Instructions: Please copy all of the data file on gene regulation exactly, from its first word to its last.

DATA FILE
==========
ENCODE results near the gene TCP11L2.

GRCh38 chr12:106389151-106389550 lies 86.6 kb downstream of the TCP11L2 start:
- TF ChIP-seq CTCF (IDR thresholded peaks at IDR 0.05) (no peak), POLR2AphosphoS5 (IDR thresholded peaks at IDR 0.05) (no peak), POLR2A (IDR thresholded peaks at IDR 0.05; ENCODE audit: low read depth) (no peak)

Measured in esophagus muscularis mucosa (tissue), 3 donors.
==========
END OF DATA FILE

ENCODE results near the gene TCP11L2.

GRCh38 chr12:106389151-106389550 lies 86.6 kb downstream of the TCP11L2 start:
- TF ChIP-seq CTCF (IDR thresholded peaks at IDR 0.05) (no peak), POLR2AphosphoS5 (IDR thresholded peaks at IDR 0.05) (no peak), POLR2A (IDR thresholded peaks at IDR 0.05; ENCODE audit: low read depth) (no peak)

Measured in esophagus muscularis mucosa (tissue), 3 donors.